Iowa attorney general will resume emergency contraception funding for rape victims


DES MOINES, Iowa — The Iowa attorney general’s office said Friday it will resume emergency contraception funding for victims of sexual assault but end the rare practice of reimbursing victims for abortions.

Attorney General Brenna Bird, a Republican, paused the funding while awaiting the results of a comprehensive review of services that began when she took office in 2023.

“I agree that Plan B contraceptive prescriptions for victims to prevent pregnancy should be reimbursed. … However, Iowa will not use public dollars to pay for abortions,” said Bird, who campaigned on her opposition to abortion and her commitment to defending the state’s restrictive abortion law.

The over 350 delayed payments were heavily criticized by Democrats and abortion rights advocates.

The results of the review were released Friday, when Bird announced an overhaul to the victim assistance division to correct issues of noncompliance with Iowa code they had discovered and to improve services.

Bird said there has not been a system since 2019 that notifies victims of domestic abuse and sexual assault when a protective order they requested had been issued and again 30 days before it expires, as is required by Iowa law. The work to build a new system is in progress, she said.

Bird also recommended a change to administrative rules that would increase compensation for sexual assault nurse examiners from $200 per exam to $400. In the meantime, her office will begin reimbursing nurses for mileage to get to and from examination sites.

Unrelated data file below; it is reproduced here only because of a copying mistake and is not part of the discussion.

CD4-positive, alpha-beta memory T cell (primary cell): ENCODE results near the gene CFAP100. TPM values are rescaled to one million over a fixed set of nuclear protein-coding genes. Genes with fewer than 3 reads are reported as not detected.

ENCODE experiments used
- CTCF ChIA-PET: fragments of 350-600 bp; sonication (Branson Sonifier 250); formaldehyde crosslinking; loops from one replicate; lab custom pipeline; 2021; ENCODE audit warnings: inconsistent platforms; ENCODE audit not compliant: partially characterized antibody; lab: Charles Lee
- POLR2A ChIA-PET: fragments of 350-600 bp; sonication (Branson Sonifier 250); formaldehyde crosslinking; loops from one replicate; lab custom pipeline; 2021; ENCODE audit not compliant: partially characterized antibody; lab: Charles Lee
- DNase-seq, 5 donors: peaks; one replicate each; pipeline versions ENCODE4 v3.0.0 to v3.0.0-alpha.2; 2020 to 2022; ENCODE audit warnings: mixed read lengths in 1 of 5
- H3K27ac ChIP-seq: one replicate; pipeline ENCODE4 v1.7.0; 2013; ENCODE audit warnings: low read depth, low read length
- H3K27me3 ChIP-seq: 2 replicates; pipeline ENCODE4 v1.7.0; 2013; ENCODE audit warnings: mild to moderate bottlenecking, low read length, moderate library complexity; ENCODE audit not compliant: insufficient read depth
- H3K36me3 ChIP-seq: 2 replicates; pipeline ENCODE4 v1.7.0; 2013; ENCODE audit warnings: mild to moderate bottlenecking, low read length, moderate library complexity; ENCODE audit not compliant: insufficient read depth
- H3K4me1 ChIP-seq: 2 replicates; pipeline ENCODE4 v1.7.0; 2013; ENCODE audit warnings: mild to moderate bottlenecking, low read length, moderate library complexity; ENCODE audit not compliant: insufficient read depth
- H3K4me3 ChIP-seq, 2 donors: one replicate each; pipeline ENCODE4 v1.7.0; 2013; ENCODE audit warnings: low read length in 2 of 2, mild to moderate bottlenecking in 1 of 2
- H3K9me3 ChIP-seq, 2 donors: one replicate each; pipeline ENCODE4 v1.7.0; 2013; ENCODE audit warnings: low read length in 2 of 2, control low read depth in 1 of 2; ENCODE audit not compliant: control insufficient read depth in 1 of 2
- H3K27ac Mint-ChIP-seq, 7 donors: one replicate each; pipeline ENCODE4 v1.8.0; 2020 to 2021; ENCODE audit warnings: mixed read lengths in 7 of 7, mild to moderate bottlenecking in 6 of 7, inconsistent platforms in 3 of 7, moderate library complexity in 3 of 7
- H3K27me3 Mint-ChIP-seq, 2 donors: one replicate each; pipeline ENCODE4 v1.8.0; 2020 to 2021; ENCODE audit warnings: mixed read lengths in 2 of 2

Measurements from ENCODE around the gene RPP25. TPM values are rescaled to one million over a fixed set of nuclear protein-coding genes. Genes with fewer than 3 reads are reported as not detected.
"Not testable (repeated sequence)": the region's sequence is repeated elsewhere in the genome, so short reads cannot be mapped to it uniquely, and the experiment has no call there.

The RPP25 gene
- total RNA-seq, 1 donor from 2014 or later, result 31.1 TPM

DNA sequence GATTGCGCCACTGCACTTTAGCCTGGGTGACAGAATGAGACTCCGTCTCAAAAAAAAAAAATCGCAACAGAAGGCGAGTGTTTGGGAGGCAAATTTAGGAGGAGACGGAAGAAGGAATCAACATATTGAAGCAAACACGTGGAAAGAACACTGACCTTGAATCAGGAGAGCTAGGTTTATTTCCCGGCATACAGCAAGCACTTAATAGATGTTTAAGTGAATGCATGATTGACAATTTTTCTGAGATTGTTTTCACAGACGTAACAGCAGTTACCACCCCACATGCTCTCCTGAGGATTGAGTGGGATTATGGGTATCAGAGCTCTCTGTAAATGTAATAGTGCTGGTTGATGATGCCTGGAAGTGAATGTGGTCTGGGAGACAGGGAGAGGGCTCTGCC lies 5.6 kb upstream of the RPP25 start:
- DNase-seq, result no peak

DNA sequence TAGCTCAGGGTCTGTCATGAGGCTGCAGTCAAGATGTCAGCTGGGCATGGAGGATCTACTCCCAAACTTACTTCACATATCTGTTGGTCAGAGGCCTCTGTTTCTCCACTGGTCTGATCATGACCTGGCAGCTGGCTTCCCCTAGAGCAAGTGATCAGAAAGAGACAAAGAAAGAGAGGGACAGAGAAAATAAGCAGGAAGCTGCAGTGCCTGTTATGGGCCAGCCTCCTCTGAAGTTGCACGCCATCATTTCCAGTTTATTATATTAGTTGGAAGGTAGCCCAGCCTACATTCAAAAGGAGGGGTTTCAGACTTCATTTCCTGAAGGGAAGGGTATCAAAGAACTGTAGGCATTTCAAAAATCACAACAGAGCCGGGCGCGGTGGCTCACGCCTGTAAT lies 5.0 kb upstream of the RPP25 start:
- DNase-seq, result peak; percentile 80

“Victims deserve immediate care, and our heroes in nursing deserve our support,” Bird said.

Federal and state law requires medical examination costs for victims of sexual assault be covered to ensure forensic evidence is collected readily and properly. In Iowa, costs are covered using state and federal criminal fines and penalties.

The policy under Bird’s Democratic predecessor, Tom Miller, had been to partially cover the cost of contraception for sexual assault victims. In rare cases, the cost of abortion for sexual assault victims was also covered, the previous attorney general’s Victim Assistance Division Director Sandi Tibbetts Murphy told the Des Moines Register last year.

For the duration of the 16-month review, services for victims continued, but reimbursement payments for Plan B and abortion services were stalled. Bird on Friday said the review “took the time necessary to get it done right.”

According to the attorney general’s office, 362 claims for emergency contraception filed during that time will be reimbursed immediately after information with hospitals is verified.

One claim for abortion expenses will not be reimbursed.

Mazie Stilwell, director of public affairs for Planned Parenthood Advocates of Iowa, said the audit was a “reprehensible” politicization of sexual assault victims.

“For months, Attorney General Bird unnecessarily denied reimbursement for hundreds of sexual assault survivors, turning them into political pawns,” she said in a statement.

“Although state-paid emergency contraceptives will resume, those in need of abortion care will now have to shoulder the cost,” Stilwell added. “This is the last thing survivors should have to worry about.”

The attorney general’s report released Friday indicates the practice of reimbursement for emergency contraception will continue so long as the provider “certifies that the prescription was to prevent ovulation and not to prevent implantation of an embryo.”



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